STELTER: Spicer left, but his replacement didn't exactly inspire confidence.

COOPER: Sarah Huckabee Sanders knows what the president said. She just is pretending he said something else.

STELTER: Fact checkers have been in overdrive this year. And every false statement is another stain on the White House's credibility. But, at the same time, there is more pressure than ever on us in the press to be careful and get it right.

Number three, the power of investigative reporting. It created the conditions for Michael Flynn's firing as national security adviser. It led to the ouster of health and human services secretary Tom Price following a story about his use of private planes. And it drove the withdrawal of President Trump's drug czar nominee.

UNIDENTIFIED MALE: This is something that there was an explosive report by "60 Minutes" and "The Washington Post."

STELTER: Readership, viewership subscriptions all way up in 2017 as investigative reporting held the powerful to account. And we saw that again in our top media story of the year, coming up.

Number two is Donald Trump versus the media, still. You know this time last year, we wondered if the new president would tone down his attacks on the fourth estate. But no.


STELTER: Soon after taking office, Trump called the media the enemy of the people and he tried to redefine the term fake news to mean any coverage he didn't like.

TRUMP: All I can say is, it's totally fake news. It's just fake.

STELTER: Trump has lashed out with verbal attacks and empty threats.

TRUMP: It's frankly disgusting the way the press is able to write whatever they want to write. And people should look into it.

STELTER: Trump's media bashing has sent a chill through newsrooms across the country. But the press and other champions of the First Amendment are not backing down.

And the number one story in media this year, the sexual harassment reckoning. It was a moment foreshadowed by the April ouster of Fox News star Bill O'Reilly following secret harassment settlements. It exploded with the publication of two stories about movie producer Harvey Weinstein. Exposes by "The New York Times" and "The New Yorker" sparked a Me Too movement that reverberated throughout every corner of industry and politics. As the floodgates opened, titans of media tumbled.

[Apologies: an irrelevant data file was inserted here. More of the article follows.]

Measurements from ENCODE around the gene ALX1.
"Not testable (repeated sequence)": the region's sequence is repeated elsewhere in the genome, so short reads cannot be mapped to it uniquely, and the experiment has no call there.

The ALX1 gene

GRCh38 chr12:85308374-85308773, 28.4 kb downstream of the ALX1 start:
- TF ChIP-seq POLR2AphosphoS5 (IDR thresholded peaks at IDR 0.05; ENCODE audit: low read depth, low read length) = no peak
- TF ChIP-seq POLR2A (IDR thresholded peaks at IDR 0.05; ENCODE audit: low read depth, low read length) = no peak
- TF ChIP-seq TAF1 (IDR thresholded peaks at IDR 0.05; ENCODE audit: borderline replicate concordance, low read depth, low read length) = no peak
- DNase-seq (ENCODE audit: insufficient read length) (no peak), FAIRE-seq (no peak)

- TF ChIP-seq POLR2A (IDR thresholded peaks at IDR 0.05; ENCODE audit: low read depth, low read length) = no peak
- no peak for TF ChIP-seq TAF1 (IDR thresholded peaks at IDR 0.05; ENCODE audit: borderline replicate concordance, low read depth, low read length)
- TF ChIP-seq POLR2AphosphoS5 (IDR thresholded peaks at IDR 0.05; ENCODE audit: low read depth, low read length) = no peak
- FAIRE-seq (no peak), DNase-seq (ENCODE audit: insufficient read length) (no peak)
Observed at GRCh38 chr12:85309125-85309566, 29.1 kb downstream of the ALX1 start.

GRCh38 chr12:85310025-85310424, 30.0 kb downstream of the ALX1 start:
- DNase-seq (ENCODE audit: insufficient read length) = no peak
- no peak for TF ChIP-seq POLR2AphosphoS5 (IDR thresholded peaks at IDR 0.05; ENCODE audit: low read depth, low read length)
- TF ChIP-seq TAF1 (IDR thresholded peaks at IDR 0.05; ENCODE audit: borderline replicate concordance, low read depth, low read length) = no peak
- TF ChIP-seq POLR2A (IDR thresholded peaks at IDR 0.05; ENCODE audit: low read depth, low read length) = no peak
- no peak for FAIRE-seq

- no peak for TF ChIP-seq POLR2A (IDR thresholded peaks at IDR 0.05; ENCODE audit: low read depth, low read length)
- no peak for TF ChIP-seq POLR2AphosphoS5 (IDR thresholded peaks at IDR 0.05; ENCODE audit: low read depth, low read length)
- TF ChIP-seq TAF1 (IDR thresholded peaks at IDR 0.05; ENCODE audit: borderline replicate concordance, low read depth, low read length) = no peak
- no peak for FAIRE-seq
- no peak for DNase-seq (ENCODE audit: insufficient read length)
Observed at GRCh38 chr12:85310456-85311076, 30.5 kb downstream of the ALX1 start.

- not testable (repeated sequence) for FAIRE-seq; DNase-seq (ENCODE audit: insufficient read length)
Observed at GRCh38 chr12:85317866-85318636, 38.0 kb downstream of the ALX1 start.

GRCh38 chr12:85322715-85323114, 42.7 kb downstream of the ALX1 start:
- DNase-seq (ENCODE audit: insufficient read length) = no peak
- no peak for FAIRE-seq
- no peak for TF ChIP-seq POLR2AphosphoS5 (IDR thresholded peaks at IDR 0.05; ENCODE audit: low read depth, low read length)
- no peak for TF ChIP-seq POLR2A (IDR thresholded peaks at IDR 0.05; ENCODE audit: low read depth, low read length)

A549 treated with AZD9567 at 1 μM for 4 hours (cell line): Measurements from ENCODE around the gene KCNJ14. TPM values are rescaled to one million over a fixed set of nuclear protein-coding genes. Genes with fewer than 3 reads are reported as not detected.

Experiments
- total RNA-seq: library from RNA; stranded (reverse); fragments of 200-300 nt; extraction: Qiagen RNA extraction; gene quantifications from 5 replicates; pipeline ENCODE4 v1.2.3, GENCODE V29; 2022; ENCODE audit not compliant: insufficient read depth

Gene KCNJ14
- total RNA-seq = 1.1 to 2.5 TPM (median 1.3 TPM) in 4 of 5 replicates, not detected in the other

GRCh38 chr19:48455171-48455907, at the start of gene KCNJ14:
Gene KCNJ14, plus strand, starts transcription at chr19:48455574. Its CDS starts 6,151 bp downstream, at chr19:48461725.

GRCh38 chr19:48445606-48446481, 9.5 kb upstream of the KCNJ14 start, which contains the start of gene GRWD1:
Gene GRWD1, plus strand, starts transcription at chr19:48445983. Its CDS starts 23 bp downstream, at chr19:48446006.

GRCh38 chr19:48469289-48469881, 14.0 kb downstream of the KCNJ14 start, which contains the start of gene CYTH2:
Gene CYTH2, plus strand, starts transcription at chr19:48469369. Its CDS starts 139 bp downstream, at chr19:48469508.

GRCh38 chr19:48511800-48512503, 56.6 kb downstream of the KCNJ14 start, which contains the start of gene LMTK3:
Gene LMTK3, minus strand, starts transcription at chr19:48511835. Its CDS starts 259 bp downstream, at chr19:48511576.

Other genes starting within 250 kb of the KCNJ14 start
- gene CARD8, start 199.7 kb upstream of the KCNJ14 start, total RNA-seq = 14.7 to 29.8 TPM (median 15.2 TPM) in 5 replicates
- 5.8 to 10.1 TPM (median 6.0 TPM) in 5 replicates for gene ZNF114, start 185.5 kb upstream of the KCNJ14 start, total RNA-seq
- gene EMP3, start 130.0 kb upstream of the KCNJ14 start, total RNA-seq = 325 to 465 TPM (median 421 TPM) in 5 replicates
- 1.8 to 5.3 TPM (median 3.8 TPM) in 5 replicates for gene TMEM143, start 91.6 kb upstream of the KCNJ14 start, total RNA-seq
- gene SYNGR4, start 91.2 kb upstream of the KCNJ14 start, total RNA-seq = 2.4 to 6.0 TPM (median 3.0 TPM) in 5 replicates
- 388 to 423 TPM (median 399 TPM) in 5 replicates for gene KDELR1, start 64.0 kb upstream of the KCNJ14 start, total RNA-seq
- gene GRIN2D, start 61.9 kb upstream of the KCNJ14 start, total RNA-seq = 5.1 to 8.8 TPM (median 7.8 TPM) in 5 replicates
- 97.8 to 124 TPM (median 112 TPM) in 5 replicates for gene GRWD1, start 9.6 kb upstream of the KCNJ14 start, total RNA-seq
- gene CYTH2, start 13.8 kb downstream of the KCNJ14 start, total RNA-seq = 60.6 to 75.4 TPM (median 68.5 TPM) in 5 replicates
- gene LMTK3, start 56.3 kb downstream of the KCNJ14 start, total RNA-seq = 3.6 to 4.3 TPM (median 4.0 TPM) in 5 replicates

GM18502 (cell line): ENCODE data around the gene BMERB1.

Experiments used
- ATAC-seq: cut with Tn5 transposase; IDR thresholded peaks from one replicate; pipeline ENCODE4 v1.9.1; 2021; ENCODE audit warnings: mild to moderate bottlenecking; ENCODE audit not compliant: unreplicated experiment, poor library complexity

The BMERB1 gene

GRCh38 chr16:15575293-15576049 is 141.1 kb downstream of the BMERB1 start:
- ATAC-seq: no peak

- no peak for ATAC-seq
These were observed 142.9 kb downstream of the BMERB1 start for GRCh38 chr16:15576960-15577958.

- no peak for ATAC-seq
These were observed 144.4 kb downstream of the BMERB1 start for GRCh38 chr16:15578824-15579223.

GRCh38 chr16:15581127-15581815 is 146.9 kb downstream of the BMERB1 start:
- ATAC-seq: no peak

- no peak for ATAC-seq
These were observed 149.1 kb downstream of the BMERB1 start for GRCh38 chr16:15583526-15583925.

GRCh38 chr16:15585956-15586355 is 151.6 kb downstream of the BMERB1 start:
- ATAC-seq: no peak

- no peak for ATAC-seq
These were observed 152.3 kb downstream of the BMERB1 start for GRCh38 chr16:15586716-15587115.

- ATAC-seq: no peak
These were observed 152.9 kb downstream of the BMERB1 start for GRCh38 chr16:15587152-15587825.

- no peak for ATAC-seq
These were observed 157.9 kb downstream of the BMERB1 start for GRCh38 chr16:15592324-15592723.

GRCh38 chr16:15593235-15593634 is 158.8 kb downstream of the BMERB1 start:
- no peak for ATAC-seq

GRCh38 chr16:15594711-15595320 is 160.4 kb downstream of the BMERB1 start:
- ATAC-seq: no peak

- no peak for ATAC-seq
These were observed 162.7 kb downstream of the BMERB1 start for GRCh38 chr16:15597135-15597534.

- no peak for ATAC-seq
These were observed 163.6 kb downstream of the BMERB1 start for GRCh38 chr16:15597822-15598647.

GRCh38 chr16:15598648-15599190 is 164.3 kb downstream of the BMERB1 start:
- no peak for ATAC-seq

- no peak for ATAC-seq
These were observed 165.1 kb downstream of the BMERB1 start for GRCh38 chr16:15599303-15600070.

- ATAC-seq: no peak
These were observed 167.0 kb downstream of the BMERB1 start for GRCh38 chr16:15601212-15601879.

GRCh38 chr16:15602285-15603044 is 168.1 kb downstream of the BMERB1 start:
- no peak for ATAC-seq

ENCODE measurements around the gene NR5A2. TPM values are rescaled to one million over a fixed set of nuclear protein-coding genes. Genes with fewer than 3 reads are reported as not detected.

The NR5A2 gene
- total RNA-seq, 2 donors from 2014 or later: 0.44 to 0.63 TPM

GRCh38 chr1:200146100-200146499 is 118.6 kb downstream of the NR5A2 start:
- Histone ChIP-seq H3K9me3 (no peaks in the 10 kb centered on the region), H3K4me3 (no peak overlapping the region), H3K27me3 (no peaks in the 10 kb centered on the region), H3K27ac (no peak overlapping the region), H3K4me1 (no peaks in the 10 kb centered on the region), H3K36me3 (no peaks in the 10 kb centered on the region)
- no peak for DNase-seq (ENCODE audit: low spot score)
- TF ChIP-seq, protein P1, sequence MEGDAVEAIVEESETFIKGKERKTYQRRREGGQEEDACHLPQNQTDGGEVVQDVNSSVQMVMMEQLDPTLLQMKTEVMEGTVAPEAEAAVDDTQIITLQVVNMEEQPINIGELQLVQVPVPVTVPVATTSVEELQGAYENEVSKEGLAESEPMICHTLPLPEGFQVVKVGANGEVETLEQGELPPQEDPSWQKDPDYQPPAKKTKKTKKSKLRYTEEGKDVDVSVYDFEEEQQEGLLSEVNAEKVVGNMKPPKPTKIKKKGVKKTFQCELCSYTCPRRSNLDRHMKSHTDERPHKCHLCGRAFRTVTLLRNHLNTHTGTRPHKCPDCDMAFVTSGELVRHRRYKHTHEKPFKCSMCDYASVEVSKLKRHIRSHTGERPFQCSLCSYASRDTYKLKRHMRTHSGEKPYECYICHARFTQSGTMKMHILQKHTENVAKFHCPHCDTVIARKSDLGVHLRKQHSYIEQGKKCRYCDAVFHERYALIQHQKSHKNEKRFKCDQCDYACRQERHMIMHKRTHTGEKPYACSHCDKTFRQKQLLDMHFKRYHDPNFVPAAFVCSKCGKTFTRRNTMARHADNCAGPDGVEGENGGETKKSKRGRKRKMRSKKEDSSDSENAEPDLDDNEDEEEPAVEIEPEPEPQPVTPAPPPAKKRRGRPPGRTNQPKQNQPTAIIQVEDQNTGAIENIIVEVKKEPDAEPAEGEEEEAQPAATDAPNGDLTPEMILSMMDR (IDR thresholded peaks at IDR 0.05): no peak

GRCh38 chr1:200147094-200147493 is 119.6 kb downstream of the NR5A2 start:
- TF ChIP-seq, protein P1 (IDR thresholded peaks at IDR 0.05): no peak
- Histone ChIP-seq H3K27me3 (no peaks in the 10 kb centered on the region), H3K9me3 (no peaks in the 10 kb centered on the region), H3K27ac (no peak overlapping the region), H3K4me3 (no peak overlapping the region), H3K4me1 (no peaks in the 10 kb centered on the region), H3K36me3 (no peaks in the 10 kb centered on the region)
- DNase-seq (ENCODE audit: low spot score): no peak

ALISYN CAMEROTA, CNN ANCHOR, "NEW DAY": Veteran journalist and political analyst Mark Halperin is leaving NBC News after CNN uncovered accusations of sexual harassment by five women.

ERIN BURNETT, CNN ANCHOR, "ERIN BURNETT OUTFRONT": Breaking news. Charlie Rose fired and now three more women are coming forward with sexual harassment allegations against the veteran journalist.

DON LEMON, CNN ANCHOR, "CNN TONIGHT": Shocking new details about the sexual harassment allegations against Matt Lauer, who was fired by NBC today. [09:55:07] STELTER: The Weinstein effect is a watershed moment in

American culture. But will it usher in real, systemic change? Let's see how the media covers that story in 2018.


BROWN: Brian Stelter, thank you.

Well, President Trump wakes up this Christmas morning at Mar-a-Lago, but his Christmas Eve sure was a busy one. Church and holiday greetings, plus new attacks on the FBI deputy director. We are live in Florida.


[10:00:08] BROWN: Merry Christmas and happy holidays, everyone. Great to have you along with us. I'm Pamela Brown, in for John and Poppy this morning.